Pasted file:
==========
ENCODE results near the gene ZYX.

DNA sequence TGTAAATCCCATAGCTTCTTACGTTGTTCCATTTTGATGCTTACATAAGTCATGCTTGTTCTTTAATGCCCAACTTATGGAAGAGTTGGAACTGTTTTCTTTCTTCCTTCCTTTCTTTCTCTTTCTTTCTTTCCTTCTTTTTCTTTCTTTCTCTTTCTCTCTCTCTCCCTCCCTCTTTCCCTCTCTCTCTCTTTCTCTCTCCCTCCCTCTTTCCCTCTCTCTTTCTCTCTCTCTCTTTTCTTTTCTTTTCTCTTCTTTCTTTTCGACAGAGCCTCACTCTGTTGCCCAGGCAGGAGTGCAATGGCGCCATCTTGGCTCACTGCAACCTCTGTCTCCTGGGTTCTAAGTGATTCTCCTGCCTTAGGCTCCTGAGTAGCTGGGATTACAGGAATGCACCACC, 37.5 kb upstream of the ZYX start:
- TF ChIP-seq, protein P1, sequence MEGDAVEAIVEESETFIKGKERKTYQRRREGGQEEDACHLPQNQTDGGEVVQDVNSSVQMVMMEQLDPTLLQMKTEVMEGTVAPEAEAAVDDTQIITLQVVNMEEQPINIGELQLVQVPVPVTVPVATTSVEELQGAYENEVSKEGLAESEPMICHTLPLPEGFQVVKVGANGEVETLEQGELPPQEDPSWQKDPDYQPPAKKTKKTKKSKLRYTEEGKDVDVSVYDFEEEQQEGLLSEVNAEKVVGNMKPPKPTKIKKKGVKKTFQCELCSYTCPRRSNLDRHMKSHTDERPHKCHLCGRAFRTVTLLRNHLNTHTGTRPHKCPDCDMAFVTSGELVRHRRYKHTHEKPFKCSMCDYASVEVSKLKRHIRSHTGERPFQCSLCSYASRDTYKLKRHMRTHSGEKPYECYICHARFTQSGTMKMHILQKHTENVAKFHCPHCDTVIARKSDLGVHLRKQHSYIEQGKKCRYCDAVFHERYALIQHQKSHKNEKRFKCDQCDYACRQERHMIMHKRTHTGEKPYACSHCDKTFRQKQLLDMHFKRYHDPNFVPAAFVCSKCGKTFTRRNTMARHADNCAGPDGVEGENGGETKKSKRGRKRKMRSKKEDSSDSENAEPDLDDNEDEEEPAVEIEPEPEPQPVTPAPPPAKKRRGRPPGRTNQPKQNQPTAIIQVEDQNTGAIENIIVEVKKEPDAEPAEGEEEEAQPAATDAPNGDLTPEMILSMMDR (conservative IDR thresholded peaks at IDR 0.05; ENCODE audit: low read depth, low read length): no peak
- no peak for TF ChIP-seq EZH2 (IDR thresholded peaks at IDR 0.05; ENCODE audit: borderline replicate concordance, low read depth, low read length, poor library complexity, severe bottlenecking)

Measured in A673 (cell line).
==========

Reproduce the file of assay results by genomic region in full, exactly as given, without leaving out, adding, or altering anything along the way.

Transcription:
ENCODE results near the gene ZYX.

DNA sequence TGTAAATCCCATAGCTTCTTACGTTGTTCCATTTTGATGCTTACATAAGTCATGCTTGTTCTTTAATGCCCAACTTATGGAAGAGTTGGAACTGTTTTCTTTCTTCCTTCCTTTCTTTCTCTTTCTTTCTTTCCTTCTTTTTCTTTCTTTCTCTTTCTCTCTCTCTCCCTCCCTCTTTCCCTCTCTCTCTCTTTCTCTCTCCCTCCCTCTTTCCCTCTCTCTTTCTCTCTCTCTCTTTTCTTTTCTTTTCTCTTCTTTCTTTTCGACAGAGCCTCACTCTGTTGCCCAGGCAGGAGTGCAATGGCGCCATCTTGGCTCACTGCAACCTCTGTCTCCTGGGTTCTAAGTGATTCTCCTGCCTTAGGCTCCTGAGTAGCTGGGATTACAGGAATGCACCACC, 37.5 kb upstream of the ZYX start:
- TF ChIP-seq, protein P1, sequence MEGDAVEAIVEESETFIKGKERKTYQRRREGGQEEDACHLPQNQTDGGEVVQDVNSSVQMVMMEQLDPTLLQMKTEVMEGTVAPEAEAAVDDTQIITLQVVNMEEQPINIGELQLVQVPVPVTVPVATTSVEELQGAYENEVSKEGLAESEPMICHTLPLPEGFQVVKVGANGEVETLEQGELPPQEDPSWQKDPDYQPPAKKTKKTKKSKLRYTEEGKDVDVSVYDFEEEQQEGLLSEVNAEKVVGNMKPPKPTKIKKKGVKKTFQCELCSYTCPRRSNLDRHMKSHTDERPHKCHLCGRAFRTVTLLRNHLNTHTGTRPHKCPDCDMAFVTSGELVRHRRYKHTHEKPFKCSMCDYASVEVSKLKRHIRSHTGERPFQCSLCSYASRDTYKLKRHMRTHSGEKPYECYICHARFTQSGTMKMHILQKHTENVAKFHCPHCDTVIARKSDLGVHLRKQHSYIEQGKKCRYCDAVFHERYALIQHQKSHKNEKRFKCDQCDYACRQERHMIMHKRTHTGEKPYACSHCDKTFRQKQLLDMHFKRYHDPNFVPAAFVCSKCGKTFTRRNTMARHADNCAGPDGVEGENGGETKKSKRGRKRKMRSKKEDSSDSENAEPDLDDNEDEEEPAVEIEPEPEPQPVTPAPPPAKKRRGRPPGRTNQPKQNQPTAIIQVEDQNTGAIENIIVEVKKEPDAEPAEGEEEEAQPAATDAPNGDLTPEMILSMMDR (conservative IDR thresholded peaks at IDR 0.05; ENCODE audit: low read depth, low read length): no peak
- no peak for TF ChIP-seq EZH2 (IDR thresholded peaks at IDR 0.05; ENCODE audit: borderline replicate concordance, low read depth, low read length, poor library complexity, severe bottlenecking)

Measured in A673 (cell line).